Refusing treatment


#1

Short version:
On LTD claim for severe depression and anxiety
Claim is at 18 month mark
My psychiatrist has tried all regular treatment modalities. I’ve done support groups, counselling, nearly every anti-depressant/combo, etc.
My doctor now claims that he feels electrocinvulsive therapy or ECT is my last resort.
I already suffer with severe anxiety and cognitive issues and do not feel comfortable undertaking this treatment. He has advised that if I do not pursue it, he will no longer be able to help me.

I’ve been very compliant with treatment recommendations that I feel are regular and customary, but where do I stand with ECT?
Can my insurer terminate my claim for not following treatment recommendations and/or mitigating my losses?

Also, I am starting the CPP application and think I’ll probably be denied based on this?


#2

My short answer is yes, they can terminate your payments based on a refusal of ECT.

Most long-term disability insurance policies require the insured person to receive “reasonable medical care” as a condition of receiving disability payments. The issue then becomes what is reasonable medical care?

When considering the reasonableness of your refusal of care, the Courts would consider three things: 1) the degree of risk the treatment poses to you; 2) the negative consequences to you of not getting this treatment; and 3) the potential benefits you could get from the treatment.

Based on what you are saying, it is likely your refusal to try ECT could result in a denial by the insurance company. ECT is recognized as valid, safe and effective treatment by the Canadian Psychiatric Association and the Canadian Medical Association. Modern ECT is far removed from the turn of the century barbaric ECT techniques that most people associate with ECT.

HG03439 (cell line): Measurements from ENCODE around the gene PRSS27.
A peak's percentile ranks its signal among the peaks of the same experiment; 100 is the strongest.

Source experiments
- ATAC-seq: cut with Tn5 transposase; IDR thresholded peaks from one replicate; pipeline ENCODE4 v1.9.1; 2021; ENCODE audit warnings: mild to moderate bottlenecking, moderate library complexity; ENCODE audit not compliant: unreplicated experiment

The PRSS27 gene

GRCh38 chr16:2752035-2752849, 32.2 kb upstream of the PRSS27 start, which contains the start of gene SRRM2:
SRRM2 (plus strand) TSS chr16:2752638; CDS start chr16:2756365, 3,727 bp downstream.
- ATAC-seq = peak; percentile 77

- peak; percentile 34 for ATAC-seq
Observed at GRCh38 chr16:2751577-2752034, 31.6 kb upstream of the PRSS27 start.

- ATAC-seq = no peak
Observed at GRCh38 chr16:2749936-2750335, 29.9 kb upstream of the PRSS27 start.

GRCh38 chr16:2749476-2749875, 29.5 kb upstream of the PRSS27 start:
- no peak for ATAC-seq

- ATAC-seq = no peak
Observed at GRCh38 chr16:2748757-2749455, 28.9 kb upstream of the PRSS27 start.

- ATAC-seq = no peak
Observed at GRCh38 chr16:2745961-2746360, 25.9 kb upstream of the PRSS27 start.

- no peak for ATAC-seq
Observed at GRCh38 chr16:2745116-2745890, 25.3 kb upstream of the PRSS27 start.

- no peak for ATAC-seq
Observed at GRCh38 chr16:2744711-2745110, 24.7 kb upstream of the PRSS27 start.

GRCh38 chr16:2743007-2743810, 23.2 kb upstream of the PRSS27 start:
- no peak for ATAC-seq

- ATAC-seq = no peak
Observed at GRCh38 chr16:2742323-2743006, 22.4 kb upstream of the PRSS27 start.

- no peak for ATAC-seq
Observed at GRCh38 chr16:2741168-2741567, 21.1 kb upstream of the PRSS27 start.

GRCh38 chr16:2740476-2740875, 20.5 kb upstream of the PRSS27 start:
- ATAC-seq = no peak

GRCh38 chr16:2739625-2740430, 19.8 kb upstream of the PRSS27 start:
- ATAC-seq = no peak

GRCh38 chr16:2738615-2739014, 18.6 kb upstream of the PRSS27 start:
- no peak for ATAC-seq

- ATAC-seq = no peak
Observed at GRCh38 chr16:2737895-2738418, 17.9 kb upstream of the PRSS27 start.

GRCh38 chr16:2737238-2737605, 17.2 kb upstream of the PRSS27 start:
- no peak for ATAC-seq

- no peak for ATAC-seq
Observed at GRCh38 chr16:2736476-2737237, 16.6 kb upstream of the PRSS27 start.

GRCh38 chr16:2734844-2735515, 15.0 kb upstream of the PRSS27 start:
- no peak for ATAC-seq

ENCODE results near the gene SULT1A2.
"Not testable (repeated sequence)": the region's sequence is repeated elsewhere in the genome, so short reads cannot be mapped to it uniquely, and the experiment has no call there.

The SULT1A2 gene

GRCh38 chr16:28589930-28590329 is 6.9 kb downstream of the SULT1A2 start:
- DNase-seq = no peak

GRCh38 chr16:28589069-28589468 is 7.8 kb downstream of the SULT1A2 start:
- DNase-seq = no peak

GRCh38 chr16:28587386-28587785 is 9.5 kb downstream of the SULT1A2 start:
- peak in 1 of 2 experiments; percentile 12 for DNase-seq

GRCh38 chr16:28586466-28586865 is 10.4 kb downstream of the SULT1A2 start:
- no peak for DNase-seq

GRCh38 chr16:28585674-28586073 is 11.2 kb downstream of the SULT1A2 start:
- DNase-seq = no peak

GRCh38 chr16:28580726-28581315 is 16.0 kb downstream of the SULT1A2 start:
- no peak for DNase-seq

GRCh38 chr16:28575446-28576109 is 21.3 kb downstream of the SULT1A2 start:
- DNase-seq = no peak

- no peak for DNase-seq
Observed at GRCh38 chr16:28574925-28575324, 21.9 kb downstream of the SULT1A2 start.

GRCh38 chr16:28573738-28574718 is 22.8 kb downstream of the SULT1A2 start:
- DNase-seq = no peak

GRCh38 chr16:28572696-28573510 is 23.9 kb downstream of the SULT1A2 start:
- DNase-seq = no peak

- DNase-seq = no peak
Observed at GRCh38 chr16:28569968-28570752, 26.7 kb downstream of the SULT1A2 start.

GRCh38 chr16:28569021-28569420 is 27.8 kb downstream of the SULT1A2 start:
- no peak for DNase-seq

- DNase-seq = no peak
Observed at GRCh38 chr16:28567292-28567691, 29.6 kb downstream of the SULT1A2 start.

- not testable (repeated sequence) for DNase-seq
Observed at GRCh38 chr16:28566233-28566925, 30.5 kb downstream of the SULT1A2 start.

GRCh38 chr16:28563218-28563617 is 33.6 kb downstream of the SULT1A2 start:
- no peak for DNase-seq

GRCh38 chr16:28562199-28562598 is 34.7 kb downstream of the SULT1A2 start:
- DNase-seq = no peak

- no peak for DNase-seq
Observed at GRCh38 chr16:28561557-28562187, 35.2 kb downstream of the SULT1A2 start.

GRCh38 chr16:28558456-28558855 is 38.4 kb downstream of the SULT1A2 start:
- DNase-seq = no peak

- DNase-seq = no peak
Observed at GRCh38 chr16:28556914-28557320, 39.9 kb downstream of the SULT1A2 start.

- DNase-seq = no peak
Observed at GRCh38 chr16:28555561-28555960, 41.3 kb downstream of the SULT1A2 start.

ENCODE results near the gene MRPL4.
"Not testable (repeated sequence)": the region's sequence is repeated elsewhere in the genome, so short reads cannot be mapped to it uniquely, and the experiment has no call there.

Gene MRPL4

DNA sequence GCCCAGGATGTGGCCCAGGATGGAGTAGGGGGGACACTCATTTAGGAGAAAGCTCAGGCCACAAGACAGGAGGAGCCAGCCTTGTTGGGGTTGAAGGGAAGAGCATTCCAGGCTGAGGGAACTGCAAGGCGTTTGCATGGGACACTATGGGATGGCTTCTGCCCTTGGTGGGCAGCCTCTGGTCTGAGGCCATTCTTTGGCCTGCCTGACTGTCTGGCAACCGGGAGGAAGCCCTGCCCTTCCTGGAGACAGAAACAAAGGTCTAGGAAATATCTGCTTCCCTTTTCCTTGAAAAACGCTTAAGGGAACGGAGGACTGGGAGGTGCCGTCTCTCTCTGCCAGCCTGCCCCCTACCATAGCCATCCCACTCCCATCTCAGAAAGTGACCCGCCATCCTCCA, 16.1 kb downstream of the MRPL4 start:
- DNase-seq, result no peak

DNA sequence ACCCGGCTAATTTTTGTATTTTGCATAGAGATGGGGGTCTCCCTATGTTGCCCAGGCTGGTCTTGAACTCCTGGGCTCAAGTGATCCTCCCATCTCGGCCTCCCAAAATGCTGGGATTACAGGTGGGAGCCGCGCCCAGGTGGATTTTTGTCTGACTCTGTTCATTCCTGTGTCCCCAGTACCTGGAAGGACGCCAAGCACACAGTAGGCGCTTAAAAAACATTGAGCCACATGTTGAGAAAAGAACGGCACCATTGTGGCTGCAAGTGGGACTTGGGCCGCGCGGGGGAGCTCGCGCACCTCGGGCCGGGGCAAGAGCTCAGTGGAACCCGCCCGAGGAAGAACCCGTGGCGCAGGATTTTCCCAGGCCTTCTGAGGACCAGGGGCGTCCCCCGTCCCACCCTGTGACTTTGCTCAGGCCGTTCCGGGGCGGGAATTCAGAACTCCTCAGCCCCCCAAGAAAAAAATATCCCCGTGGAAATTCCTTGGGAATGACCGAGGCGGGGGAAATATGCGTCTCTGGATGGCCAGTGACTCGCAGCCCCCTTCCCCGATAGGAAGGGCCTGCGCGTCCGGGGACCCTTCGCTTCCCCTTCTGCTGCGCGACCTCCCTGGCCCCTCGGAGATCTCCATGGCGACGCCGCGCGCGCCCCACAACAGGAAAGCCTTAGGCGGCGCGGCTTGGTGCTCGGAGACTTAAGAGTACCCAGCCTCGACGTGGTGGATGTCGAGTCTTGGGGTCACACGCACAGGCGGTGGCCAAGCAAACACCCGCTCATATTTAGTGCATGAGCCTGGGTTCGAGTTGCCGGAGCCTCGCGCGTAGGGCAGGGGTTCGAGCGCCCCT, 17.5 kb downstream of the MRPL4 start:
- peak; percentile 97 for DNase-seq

Everyone has the right to determine what happens to their body. Unfortunately, in the context of disability claims people often have to try unwanted treatments as a condition of receiving disability payments, if such treatments are accepted as reasonable by the medical community.

So what can you do? I encourage you to continue to discuss your concerns with ECT with you psychiatrist to see if he or she can alleviate some of your worries about this treatment. If you tried the ECT it will either work or won’t work. If it doesn’t work, then you will have tried everything and will have established a very strong case for ongoing benefits. You could seek a second opinion; however, I can tell you that modern ECT is widely accepted in the Canadian Medical Community as safe and the potential benefits (in alleviating your depression) outweighs the potential side effects or risks.